And as the work force ages, utilities can make better use of geospatial data to help bridge the impending knowledge gap. As seasoned savants of the transformers get ready to retire, analytics systems provide a fact-based safety net for less mature managers. Quantitative data, equations and other measures–along with visualization tools, dashboards and alerts–graphically show patterns in vast amounts of relevant data. Spatial relationships learned over a career within a utility can be incorporated easily into standard decision-making reports.

Growing amounts of data can “get us out of our current mode of decision-making by HiPPO–the Highest-Paid Person’s Opinion,” The Wall Street Journal quoted Andrew McAfee of MIT in a March 14, 2013, article. “As we have more pieces of data–more facts–and better tools to analyze them with, we’ll need to rely on gurus, pundits, graybeards and oracles a lot less.”

In addition to enabling better data-driven decisions, GIS applications are proving to be time-savers, particularly in restoring power after weather-related disasters. Engineers can make design decisions in the field and communicate sketches to field crews. On well-integrated systems, crews can review asset information on a tablet, for example, which helps them understand the assets they need to repair before arriving on-site. In addition, the ability to access spatial information in the field allows engineering assistants on job sites to coordinate efforts with vendors and subcontractors to restore power sooner.

High-level View of Technology Platforms

Realizing the full range of benefits, however, depends on integration of GIS with enterprise asset management (EAM) and other technologies and information systems. The new spatially enabled asset information platform has several key elements, but at its heart is an application architecture that integrates the EAM and enterprise GIS.

Considering all the recent technology advancements, utilities also need a platform that enables rapid development and deployment of spatially aware applications. The basic steps to deploying GIS as a spatial platform for integration:

  • Upgrade GIS systems to the latest technologies and build solutions in which spatial functionality can be embedded in applications that are non-GIS-centric;
  • Assess existing data, rationalize obsolete implementations and implement the requisite data-improvement initiatives; and
  • Build an enterprise asset data model that embraces an integrated view of the asset. The model will require a composite register in which all assets participate and a common nomenclature for asset primary key and foreign key relationships.

GIS Integration for High Performance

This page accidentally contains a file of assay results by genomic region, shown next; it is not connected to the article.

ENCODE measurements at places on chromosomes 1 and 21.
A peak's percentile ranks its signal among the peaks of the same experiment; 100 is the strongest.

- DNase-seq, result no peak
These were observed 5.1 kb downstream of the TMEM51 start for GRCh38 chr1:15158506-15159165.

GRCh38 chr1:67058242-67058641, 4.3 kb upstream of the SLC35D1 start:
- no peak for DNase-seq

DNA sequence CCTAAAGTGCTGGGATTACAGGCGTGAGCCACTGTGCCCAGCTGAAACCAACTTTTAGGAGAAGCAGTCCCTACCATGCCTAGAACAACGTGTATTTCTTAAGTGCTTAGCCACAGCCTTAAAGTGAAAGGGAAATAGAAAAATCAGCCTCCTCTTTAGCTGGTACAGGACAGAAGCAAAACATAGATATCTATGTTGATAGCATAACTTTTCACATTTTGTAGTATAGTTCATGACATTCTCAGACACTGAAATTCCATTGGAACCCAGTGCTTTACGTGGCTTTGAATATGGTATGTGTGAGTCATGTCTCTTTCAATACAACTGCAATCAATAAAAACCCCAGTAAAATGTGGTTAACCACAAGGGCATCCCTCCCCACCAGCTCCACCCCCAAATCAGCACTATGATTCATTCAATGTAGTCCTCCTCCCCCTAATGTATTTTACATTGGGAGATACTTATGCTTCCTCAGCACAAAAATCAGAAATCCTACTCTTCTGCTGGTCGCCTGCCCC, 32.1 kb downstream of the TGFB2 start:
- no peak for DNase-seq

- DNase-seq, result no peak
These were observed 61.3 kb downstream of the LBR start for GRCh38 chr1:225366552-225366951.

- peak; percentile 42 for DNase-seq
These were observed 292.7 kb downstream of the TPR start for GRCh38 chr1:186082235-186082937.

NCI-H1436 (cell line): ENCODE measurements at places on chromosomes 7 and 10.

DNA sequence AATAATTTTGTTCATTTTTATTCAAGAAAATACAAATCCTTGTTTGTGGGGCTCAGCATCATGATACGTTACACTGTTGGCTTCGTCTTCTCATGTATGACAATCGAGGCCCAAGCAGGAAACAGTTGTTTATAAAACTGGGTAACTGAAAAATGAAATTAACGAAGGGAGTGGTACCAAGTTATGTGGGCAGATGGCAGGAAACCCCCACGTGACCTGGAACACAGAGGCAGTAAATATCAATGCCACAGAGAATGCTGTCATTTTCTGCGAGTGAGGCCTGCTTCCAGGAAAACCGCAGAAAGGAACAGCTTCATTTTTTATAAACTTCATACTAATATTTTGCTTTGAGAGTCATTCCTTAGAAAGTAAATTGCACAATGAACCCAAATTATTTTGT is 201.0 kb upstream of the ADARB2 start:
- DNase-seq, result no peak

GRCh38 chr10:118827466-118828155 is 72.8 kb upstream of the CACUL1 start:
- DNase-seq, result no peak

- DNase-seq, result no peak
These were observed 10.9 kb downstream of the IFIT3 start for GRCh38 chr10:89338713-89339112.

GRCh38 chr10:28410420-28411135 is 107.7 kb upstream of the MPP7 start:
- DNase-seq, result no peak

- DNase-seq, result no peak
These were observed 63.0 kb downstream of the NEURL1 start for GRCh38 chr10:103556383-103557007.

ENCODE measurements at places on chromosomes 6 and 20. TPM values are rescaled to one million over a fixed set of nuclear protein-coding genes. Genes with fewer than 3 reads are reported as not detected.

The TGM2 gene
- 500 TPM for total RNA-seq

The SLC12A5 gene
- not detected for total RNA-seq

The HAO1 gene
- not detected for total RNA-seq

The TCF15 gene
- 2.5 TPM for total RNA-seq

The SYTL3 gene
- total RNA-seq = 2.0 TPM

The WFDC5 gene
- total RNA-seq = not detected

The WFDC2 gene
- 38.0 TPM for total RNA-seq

The benefits of GIS are clear to many in operations and maintenance. The emerging benefits will become increasingly evident to planners, managers and executives throughout utility organizations.

For leaders of utilities, it is time to start thinking differently about how and where GIS information can be used. Business leaders must define technology strategies for big data and make a case for how analytics will supply real-time information to help achieve their business objectives.

Knowledge is power, and data is an asset. The power will grow by integrating enterprise GIS with the EAM platform, which provides real-time data and insights about better ways to operate the business overall.

Well-integrated, spatially aware utilities will possess capabilities for improved asset management and better Opex and Capex planning. For utilities, the dawn of this data-driven, geospatially aware era promises new opportunities to deliver improved availability, efficiency and affordability.

The author would like to acknowledge the contribution of  Sterling Blake and James Weaver for this article.


Spatially Aware Systems Can Lead to Better Decisions

A transmission line planner considers the best time to replace a line that connects transmission stations that serve heavy power users. Sensors show structures, U-bolts and insulators have deteriorated and have replacement dates from five to seven years. Records on the conductors, however, show they are estimated to last 15 years.

A geospatially enabled system can give planners up-to-date details that help analyze segments as aggregated components, as well as the line as a composite entity. If the combined Capex and Opex spend is $750,000 annually, for example, the utility would spend $11.25 million in 15 years before undertaking line replacement.

Consider, however, total replacement would cost $80 million with a life span of 65 years with maintenance costs at $200,000 for each of the first 10 years. For each year replacement is moved forward, simple math shows the utility would save $550,000.

Reviewing an automated analysis of return on invested capital, planners instead recommend line replacement in seven rather than 15 years. Why? The utility can suspend nonemergency Opex/Capex for the line for three years prior to scheduled replacement.

Making this decision would reduce spend by $300,000 annually, meaning the utility could save $1.3 million. Add to this $3.8 million for five years of normal Opex/Capex spend (i.e., the difference in costs to maintain the line for 12 vs. seven years based on an accelerated replacement), and the total savings would reach $4.1 million.

Author

William F. Ernzen is a managing director in Accenture’s utilities industry group. He concurrently leads the work, field and resource management and enterprise asset management groups for Accenture Smart Grid Services. He is located in Detroit.

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The Clarion Energy Content Team is made up of editors from various publications, including POWERGRID International, Power Engineering, Renewable Energy World, Hydro Review, Smart Energy International, and Power Engineering International. Contact the content lead for this publication at Jennifer.Runyon@ClarionEvents.com.